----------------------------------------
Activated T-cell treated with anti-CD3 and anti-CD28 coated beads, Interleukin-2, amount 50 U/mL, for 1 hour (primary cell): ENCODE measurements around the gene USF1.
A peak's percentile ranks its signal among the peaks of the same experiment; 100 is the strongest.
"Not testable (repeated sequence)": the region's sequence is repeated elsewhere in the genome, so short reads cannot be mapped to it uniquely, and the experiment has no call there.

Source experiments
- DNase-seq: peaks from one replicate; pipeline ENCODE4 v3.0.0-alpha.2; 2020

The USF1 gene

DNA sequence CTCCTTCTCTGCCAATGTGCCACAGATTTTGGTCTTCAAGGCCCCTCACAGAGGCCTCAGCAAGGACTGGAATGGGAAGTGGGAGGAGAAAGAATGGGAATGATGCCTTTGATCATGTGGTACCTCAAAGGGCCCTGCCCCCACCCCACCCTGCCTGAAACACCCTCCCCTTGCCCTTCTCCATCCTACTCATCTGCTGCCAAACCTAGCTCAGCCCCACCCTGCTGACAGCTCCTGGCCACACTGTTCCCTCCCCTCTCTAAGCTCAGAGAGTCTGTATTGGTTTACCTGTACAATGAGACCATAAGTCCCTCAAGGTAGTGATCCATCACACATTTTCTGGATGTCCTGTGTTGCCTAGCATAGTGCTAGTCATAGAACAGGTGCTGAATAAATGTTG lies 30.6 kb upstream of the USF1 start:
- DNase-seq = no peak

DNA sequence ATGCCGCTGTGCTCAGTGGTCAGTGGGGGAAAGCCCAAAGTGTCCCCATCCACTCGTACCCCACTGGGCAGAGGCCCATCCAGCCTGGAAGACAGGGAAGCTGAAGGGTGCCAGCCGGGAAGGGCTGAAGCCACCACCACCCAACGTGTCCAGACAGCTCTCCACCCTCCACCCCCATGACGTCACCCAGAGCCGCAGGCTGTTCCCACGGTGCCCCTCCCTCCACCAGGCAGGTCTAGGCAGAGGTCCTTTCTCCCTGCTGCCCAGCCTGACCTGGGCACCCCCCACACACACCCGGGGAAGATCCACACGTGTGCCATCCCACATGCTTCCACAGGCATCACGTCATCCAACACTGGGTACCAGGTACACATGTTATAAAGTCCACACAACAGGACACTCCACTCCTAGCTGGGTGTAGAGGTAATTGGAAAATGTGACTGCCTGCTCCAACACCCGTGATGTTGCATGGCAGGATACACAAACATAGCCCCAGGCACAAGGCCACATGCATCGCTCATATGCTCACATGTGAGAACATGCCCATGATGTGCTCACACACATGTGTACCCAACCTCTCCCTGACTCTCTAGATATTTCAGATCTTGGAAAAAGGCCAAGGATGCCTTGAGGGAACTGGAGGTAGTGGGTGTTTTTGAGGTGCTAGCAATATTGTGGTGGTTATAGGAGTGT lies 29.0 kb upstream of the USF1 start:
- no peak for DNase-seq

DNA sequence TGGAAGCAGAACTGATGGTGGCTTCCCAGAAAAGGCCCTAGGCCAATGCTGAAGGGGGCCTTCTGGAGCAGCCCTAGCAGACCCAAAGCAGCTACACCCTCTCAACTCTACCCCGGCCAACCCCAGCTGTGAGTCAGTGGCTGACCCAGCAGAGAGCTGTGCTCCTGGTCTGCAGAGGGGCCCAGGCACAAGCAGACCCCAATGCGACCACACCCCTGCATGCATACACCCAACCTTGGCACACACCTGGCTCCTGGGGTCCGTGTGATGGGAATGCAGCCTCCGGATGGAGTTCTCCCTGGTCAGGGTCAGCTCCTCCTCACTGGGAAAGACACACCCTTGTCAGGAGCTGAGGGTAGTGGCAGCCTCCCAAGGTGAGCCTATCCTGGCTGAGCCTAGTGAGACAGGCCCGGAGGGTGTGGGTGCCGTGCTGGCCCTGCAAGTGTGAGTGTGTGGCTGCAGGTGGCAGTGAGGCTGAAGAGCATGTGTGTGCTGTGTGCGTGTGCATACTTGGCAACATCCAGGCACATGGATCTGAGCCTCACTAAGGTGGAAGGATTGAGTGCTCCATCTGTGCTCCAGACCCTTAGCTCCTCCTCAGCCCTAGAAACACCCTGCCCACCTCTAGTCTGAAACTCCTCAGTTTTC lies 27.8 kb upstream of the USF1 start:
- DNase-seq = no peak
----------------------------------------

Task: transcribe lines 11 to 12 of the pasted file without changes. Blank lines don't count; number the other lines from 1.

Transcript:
DNA sequence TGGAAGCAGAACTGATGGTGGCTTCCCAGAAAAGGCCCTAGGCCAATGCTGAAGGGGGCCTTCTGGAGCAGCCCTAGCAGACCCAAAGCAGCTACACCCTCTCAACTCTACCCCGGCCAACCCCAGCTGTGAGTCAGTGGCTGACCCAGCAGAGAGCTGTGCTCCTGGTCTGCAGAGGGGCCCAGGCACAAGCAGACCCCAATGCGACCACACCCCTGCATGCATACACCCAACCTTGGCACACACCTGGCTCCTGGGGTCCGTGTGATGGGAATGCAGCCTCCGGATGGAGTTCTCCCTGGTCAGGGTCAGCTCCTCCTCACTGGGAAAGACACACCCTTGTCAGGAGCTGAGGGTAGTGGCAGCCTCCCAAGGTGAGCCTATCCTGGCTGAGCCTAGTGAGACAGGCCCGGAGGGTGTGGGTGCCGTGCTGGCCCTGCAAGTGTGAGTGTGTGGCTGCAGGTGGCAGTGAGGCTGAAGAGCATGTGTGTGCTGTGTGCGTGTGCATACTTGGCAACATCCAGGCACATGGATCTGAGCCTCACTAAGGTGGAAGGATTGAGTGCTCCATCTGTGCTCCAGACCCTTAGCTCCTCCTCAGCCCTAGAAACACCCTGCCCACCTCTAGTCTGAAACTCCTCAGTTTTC lies 27.8 kb upstream of the USF1 start:
- DNase-seq = no peak